By J.R. Tidwell / Editor
The Clanton Advertiser
Faculty and staff at the Chilton-Clanton Campus of Jefferson State Community College held a small celebration and walk-through of the facility on Oct. 25 in honor of the campus’s 10th anniversary.
Campus Division Chair Ashley Kitchens led a tour of the facility, which included stops at the library and nursing labs.
“I came down here in 2012, about four years after they had started down here,” Kitchens said. “When I came we had around 250 students. Since I have been here, it has grown by 500-plus students. I love these kids, and I think they appreciate (the campus) being here close to home.”
According to information passed out by the school, the Clanton campus started with 62 students at the McKinnon building in town. Now, the college has over 750 students enrolled for the Fall 2018 semester.
“We have currently graduated 127 nursing students,” Kitchens said. “We are on our seventh class, which is our largest class with 38 kids. Our nursing program is a two-year degree and is the same equivalent RN as any other program, say UAB, offers. You have that same licensure.
“Students take their basic classes, then they get into nursing depending on a very rigorous application process. These students go through real-life situations out here. All of our instructors are nurses and have real-world experience. They really get them comfortable, because some of these students come in and have never seen puke or nastiness, what have you. They tell them war stories.”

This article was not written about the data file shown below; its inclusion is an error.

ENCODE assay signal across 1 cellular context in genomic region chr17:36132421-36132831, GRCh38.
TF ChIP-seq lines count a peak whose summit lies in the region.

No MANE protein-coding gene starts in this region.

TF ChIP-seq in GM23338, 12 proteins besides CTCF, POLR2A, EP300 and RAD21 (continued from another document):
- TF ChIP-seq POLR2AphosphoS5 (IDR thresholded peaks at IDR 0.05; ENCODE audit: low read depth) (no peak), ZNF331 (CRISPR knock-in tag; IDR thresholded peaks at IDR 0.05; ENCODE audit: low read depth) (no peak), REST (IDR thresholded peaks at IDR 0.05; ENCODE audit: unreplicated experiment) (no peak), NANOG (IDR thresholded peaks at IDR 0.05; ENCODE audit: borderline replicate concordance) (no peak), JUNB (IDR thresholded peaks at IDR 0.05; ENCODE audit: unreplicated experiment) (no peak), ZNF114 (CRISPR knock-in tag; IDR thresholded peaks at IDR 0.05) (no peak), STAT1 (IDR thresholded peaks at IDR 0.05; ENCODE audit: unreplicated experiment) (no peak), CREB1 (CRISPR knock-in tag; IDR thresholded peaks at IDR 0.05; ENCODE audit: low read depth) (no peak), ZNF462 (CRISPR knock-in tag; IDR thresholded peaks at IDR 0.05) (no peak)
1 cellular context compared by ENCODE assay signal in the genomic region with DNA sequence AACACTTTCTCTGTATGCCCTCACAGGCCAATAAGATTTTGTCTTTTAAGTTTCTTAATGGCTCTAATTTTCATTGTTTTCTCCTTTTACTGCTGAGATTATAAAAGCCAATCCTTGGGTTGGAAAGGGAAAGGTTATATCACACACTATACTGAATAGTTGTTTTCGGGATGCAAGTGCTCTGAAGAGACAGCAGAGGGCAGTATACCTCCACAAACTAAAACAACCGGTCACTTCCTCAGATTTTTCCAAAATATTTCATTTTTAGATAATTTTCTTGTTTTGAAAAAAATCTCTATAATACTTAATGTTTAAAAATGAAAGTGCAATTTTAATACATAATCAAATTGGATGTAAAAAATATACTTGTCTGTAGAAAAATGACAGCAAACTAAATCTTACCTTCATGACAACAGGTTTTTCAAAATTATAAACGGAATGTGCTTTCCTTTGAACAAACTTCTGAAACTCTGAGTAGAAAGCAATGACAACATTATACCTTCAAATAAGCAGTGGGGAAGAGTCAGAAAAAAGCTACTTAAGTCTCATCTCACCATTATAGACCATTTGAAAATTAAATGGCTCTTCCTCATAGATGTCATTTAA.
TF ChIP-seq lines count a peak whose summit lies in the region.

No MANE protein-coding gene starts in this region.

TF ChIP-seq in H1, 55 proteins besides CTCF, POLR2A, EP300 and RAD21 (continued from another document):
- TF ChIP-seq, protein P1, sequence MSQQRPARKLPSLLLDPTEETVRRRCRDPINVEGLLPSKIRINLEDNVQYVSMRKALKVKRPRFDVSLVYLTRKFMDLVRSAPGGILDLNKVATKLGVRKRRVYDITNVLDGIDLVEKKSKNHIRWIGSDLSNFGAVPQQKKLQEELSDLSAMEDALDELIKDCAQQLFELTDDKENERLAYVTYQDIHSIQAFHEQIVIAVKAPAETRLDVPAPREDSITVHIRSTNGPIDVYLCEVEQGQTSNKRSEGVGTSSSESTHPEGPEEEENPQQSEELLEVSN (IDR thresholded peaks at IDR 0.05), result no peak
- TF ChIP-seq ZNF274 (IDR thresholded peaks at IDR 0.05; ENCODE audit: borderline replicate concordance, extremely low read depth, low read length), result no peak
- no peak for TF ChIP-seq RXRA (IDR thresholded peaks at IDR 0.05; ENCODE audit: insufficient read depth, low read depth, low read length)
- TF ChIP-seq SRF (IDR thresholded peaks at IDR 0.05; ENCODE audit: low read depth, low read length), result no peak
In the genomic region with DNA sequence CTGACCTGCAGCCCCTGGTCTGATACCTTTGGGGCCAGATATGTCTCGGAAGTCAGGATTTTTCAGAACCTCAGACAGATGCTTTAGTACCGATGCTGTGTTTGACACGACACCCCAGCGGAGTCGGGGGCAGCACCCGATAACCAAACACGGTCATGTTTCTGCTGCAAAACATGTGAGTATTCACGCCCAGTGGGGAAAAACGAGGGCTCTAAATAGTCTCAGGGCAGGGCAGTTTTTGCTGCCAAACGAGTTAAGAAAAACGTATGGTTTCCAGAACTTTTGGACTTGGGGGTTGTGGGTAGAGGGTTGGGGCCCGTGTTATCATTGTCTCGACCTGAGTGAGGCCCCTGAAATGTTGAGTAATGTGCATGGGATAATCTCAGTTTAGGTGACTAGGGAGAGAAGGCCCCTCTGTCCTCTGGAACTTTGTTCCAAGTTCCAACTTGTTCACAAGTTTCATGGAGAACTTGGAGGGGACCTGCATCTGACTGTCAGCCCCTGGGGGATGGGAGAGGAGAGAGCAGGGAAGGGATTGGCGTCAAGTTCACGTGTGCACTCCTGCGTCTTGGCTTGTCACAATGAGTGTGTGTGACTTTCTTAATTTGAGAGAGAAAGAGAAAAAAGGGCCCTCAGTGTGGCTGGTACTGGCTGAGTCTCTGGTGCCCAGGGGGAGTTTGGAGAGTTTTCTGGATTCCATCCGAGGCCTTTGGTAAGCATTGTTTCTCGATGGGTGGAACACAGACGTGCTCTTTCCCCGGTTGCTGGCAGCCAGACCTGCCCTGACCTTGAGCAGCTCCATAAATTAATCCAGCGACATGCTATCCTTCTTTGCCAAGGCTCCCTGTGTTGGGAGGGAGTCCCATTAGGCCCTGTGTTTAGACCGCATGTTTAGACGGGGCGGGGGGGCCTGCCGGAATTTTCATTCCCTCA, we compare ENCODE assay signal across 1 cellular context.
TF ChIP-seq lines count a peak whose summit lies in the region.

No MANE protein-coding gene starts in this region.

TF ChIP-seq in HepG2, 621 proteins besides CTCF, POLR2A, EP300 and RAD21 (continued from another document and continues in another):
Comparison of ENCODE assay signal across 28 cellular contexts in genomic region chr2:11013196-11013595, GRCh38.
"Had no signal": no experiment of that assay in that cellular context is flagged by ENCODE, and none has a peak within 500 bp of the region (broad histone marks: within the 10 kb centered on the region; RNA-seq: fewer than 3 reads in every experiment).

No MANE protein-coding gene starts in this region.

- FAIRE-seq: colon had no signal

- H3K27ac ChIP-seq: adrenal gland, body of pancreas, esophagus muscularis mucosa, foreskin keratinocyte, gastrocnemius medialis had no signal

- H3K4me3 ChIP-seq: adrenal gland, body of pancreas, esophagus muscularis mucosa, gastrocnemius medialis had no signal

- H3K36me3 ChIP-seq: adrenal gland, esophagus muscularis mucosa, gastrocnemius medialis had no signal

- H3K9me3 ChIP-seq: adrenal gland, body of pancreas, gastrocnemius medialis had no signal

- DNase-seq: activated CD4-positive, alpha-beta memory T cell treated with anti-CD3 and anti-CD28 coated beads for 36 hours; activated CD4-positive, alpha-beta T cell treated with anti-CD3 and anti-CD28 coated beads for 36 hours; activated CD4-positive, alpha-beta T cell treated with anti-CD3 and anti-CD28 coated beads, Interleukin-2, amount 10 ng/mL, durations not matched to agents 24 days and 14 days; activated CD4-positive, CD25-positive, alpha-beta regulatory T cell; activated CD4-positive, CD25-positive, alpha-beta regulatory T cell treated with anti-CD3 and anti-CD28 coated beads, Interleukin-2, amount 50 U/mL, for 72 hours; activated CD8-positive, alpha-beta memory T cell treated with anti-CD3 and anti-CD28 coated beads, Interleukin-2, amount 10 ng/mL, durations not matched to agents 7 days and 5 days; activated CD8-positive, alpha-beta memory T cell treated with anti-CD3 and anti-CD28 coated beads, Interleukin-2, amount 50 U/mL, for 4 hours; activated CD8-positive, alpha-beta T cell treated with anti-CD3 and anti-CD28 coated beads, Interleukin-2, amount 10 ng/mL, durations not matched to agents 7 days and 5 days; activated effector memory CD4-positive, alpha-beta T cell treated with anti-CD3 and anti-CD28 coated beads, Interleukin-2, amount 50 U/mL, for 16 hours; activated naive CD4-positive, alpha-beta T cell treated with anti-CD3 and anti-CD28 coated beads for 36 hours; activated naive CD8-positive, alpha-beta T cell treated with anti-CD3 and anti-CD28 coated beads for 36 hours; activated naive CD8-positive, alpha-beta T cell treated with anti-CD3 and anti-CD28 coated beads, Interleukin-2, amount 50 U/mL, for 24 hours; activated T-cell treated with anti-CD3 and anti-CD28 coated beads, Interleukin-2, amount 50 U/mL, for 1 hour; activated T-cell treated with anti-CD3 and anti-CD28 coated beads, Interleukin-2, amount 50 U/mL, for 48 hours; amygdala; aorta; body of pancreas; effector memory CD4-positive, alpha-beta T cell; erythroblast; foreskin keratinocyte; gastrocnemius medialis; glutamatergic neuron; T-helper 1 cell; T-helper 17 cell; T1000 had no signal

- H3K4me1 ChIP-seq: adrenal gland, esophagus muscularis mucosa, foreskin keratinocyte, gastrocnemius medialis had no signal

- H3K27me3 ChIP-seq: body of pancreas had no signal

Over 120 of those 750-plus students are part of the dual enrollment program.
“It is a major asset,” said Chilton County Schools Superintendent Jason Griffin. “We are very blessed to have the relationship that we have with Jeff State. The students don’t even realize what an advantage it is to be able to come out here and take classes. We are very fortunate, and we always look forward to working with them.”
The nursing labs at Jeff State have been decorated for Halloween and temporarily renamed “Dr. Frankenstein’s Lab.” While the decorating may have changed, nursing students were still hard at work learning their intended profession during the tour.
Students were put into a room with two “patients” in hospital beds and tasked with listing what was wrong with the scenario.
“We are constantly stressing in class that we do not want a robot nurse,” said nursing professor Chris Forbes. “We want nurses who can critically think, be able to make judgments and do the right thing. We are very proud of what we have been able to establish down here.”
Kitchens summed up the benefits of attending a community college at the end of the tour.
“Jeff State is an affordable and easy way to get a start in college, whether you are going to go into a workforce field or your are going to transfer to (pursue) a four-year degree,” she said. “It’s great that it’s in the community because we have schools all around here, and it’s an easy way to transition into a career or a larger school.”